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The President, Directors & Co. of the Powow River Bank will pay five hundred dollars to bearer on demand. Salisbury, Mass.

The President, Directors & Co. of the Powow River Bank will pay five hundred dollars to bearer on demand. Salisbury, Mass.



Print shows a railroad locomotive with fuel, freight, and passenger cars at top left, with buildings in the background. Circular design with large "D" and "Five Hundred Dollars" appears on lower left corner and a similar deisgn with floral border and a large "500" at center appears on upper right corner.
171 U.S. Copyright Office.
Title from item.
Entered according to Act of Congress in the year 1862 by Powow Bank in the Clerk's Office of the District Court of the District of Massachusetts.
Inscribed in ink on back: 171. Deposited April 8. 1862. The Powow River Bank Proprietors. See Vol 37. P. 171.
Item has six holes punched across the bottom of the bill, on signature lines for "Cashr." and "Prest."
Exhibited: "The Civil War in America" at the Library of Congress, Washington, D.C., 2013.

Money in the colonies was denominated in pounds, shillings, and pence. The value varied from colony to colony; a Massachusetts pound, for example, was not equivalent to a Pennsylvania pound. All colonial pounds were of less value than the British pound sterling. The prevalence of the Spanish dollar coin in the colonies led to the money of the United States being denominated in dollars rather than pounds. Due to almost no money supply from Britain to colonies, colonies had to issue their own paper money to serve as an exchange. In 1690, the Province of Massachusetts Bay created "the first authorized paper money to pay for a military expedition during King William's War. Other colonies followed the example by issuing their own paper currency in subsequent military conflicts, to pay debts. The paper bills issued by the colonies were known as "bills of credit." Bills of credit were usually fiat money: they could not be exchanged for a fixed amount of gold or silver coins upon demand. The governments would then retire the currency by accepting the bills for payment of taxes. When colonial governments issued too many bills of credit or failed to tax them out of circulation, inflation resulted. This happened especially in New England and the southern colonies, which, unlike the Middle Colonies, were frequently at war. Pennsylvania, however, was not issuing too much currency and it remains a prime example in history as a successful government-managed monetary system. Pennsylvania's paper currency, secured by land, was said to have generally maintained its value against gold from 1723 until the Revolution broke out in 1775. This depreciation of colonial currency was harmful to creditors in Great Britain. The British Parliament passed several Currency Acts to regulate the paper money issued by the colonies. The Currency Act of 1751 restricted the emission of paper money in New England. It allowed the existing bills to be used as legal tender for public debts (i.e. paying taxes), but disallowed their use for private debts (e.g. for paying merchants). Currency Acts of 1751 and of 1764 created tension between the colonies and the mother country and were a contributing factor in the coming of the American Revolution. When the American Revolutionary War began in 1775, all of the rebel colonies, soon to be independent states, issued paper money to pay for military expenses.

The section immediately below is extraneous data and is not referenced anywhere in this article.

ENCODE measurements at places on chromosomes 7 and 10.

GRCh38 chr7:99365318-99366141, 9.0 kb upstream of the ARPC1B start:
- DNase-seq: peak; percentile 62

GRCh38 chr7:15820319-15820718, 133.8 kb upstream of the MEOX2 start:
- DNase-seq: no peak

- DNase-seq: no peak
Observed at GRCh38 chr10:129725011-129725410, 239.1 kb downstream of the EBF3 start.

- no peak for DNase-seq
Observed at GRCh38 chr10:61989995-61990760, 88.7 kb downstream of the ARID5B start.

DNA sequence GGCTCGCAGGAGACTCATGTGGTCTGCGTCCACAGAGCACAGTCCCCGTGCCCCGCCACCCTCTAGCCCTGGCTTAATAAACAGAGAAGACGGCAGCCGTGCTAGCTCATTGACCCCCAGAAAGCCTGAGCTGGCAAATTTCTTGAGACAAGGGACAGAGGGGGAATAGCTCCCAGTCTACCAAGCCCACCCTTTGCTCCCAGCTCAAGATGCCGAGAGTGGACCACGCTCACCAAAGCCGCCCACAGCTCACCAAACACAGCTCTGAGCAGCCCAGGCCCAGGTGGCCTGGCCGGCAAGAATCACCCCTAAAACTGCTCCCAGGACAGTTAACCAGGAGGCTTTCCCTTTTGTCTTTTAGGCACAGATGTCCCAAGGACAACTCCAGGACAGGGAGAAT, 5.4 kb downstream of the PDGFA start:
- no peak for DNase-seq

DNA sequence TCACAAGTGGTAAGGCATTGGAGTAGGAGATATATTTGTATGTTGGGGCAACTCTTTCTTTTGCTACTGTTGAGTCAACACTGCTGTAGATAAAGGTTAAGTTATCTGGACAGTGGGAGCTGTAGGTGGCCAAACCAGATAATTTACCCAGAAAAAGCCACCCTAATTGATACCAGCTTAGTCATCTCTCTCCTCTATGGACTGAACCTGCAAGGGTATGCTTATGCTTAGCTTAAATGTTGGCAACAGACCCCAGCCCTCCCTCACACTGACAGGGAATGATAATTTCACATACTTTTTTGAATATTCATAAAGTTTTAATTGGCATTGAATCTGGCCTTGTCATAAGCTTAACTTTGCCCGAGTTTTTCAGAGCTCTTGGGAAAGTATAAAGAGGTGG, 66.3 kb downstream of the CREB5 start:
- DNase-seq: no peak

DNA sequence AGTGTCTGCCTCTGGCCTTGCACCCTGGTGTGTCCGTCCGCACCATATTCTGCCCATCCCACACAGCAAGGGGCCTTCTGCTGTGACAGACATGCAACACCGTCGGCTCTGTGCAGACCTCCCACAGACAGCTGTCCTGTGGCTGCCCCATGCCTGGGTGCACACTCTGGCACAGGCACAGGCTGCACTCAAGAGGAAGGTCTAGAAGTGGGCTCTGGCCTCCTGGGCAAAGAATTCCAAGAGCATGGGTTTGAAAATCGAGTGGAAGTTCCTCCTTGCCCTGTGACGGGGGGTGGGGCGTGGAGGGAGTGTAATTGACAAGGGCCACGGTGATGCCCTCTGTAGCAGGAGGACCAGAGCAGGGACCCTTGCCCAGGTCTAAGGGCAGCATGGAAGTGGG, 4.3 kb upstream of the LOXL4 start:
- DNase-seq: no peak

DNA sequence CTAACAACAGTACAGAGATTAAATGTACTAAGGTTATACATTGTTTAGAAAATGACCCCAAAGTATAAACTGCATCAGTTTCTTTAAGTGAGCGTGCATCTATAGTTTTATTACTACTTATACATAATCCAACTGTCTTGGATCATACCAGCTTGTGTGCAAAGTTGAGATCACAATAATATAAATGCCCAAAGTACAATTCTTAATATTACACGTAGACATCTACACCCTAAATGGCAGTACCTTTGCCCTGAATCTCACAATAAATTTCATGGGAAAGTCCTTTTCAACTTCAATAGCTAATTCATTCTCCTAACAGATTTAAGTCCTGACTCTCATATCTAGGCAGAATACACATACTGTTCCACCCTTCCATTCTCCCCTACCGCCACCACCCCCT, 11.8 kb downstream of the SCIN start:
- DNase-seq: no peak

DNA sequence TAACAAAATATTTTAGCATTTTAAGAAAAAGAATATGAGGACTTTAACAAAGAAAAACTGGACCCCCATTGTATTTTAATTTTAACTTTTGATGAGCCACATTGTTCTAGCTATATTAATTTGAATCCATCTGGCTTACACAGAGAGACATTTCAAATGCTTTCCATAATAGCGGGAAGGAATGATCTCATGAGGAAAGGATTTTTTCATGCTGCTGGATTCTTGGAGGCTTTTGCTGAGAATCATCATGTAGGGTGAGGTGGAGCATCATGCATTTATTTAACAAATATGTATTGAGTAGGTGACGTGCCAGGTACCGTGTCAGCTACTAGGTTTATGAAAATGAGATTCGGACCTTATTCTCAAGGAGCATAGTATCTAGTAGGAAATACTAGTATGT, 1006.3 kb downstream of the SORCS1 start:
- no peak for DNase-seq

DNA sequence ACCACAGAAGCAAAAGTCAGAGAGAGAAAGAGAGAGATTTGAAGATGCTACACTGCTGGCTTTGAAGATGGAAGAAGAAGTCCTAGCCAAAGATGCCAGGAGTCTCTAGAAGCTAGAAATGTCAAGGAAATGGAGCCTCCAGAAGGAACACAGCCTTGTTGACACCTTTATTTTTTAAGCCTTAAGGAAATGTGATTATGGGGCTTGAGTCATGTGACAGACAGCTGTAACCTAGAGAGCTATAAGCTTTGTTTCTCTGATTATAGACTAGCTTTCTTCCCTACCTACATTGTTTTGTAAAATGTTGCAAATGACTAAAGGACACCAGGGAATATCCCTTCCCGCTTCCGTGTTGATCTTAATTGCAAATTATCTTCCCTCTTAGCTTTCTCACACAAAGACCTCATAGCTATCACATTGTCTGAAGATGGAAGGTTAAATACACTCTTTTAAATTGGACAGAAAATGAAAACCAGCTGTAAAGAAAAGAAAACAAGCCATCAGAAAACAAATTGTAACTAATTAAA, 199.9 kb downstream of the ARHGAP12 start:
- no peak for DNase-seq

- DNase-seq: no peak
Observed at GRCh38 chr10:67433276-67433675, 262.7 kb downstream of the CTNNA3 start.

Steam Machines, Engines, Locomotives. In 1781 James Watt patented a steam engine that produced continuous rotary motion. Watt's ten-horsepower engines enabled a wide range of manufacturing machinery to be powered. The engines could be sited anywhere that water and coal or wood fuel could be obtained. By 1883, engines that could provide 10,000 hp had become feasible. The steam engine was one of the most important technologies of the Industrial Revolution.





American Bank Note Company.




Library of Congress

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